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Guide to Kasthamandap

Formerly, the building where Kathmandu got its name?
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Kasthamandap is probably the first building in Kathmandu - about - highlights - entrance fee
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About Kasthamandap


There was a plaque inside Kasthamandap that dated to 1048 which is enough to have made it one of the oldest buildings in Nepal. Kathmandu’s name is most likely derived from this temple due to its proximity between two ancient villages (Yambu and Yangala) that when merged formed the city.

Sadly Kasthamandap was completely destroyed during the April 25th earthquake in Nepal. Current bickering between the local municipality and the department of archeology have hampered its reconstruction.

Kasthamandap was not consecrated so it’s never been a temple. It is in fact a rest house which was converted into a shrine for Gorakhnath in 1379. Gorakhnath is depicted via the central orange colored statue inside.

Did you know?

Gorakhnath was a 10-11th century yogi. He is also where the Gurkhas of Nepal get their name.

Do take a walk through and around the building as there's a small market and a priests house nearby..


Legend of Kasthamandap


It is said that Gorakhnath attended  the chariot procession of Machhindranath  while in human form. However a tantric priest recognized him and cast a spell which imprisoned him in the Kathmandu Valley.

Gorakhnath then made a deal with the priest for his freedom. The priest needed wood to construct a building so Gorakhnath made a sal tree grow. The priest then used to the tree to tantrically build Kasthamandap which was dedicated to Gorakhnath.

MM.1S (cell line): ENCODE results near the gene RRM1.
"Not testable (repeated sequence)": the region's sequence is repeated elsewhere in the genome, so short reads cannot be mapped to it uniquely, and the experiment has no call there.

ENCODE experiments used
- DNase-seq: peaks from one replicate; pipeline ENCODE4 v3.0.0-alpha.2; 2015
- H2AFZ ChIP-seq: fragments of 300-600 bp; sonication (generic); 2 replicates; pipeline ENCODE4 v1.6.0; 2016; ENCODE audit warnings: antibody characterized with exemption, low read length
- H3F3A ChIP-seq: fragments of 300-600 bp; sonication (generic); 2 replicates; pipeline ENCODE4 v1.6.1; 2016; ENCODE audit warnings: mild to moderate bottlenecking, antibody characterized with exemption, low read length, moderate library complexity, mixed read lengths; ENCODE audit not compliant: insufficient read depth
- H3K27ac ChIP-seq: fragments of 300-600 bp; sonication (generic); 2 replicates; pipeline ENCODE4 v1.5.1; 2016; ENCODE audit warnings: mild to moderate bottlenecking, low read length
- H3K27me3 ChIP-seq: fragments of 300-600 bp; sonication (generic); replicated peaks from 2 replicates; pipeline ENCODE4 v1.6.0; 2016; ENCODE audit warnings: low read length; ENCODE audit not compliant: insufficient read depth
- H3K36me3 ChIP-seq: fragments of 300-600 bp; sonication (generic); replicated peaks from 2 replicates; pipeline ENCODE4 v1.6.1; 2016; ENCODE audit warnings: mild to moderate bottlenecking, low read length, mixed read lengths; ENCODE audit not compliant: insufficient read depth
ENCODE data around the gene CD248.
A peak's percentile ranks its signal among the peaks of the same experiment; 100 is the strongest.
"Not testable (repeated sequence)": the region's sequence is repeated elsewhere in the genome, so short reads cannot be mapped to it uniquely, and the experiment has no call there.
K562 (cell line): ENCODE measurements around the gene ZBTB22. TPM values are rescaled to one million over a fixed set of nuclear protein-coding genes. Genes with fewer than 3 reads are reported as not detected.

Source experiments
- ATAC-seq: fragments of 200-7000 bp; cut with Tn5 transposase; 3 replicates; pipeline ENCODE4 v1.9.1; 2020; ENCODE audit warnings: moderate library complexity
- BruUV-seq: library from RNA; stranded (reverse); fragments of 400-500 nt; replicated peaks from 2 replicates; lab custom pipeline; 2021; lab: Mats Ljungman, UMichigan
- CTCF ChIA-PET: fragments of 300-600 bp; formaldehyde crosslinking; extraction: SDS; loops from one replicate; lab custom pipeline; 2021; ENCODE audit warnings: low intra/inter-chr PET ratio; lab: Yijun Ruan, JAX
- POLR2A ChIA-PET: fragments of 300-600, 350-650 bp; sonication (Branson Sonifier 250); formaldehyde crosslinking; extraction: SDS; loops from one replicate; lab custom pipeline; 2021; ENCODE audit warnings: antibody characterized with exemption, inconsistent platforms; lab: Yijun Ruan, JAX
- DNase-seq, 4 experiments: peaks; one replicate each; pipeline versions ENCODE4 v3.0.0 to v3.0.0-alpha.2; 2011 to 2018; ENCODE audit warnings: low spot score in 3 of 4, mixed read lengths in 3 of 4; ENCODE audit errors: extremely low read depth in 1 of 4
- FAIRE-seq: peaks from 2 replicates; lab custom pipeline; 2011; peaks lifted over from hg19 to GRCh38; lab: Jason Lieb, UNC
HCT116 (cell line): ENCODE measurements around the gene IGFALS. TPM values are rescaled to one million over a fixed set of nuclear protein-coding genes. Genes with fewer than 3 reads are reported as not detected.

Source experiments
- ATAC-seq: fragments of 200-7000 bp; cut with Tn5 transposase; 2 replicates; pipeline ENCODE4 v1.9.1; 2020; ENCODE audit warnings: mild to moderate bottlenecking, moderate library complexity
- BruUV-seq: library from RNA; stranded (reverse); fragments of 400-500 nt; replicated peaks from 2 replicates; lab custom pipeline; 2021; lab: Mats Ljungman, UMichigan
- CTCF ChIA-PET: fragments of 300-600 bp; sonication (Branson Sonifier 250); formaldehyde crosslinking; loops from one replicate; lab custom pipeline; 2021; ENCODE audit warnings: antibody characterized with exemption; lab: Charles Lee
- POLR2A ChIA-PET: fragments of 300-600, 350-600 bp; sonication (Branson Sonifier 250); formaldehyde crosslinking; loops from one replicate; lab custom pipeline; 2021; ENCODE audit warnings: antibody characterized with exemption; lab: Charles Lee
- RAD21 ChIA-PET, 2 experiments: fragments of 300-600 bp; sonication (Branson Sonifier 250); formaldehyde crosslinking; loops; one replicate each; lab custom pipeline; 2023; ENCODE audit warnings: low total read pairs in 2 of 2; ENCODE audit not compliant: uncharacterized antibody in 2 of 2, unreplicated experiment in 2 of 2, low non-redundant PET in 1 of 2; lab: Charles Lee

Another legend mentions a pinnacle which was never constructed. The builders promised to build the pinnacle once the price of oil and salt became equal. This never happened and so the pinnacle was never built.


History of Kasthamandap


Some believe Kasthamandap was built much later than the early 11th century. The story of the priest and Gorakhnath changes to say that King Laxmi Narsingha Malla built Kasthamandap using the wood from a single sal tree.

Indeed engineer reports state that Kasthamandap has no metal joints, rivets or nails. Though it should also be noted that the building was extensively renovated in the 17th century.

Whichever is the case there is little doubting the important cultural significance of Kasthamandap. While many pass by this old building barely giving it a second thought. It is in fact one if not the most important buildings in Kathmandu city.


Highlights of Kasthamandap


You were free to enter Kasthamandap and walk around. Aside from Gorakhnath statue and the tablet from the 11th century there were four smaller shrines to Ganesh. The second floor was often closed off but houses more smaller shrines.

Sadly the local municipality has fenced off the remaining religious grounds citing that it was a danger. Considering there were no remaining structures this was called into question by many. This included local people living in the area and the department of archeology who questioned that the use of metal poles had damaged the ground around it.

The wood carvings along the buildings struts were of particular note for their craftsmanship. And, again the fact the wooden building had no metal reinforcement yet stood for so long is a testament to its construction or legend.

A walk around Kasthamandap is also recommended as all around the site are various stalls. To the front flowers are sold while to the rear fish and vegetables are sold. To the rear is also a bizarre door that leads to tantric priests house.


Entrance fee


There was no entrance fee to enter Kasthamandap as it came under the general fee for Kathmandu Durbar Square.


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Kasthamandap in Kathmandu Durbar Square

Kasthamandap in Kathmandu Durbar Square

Kasthamandap the first building in Kathmandu city
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Gorakhnath statue inside Kasthamandap
Inside Kasthamandap
 
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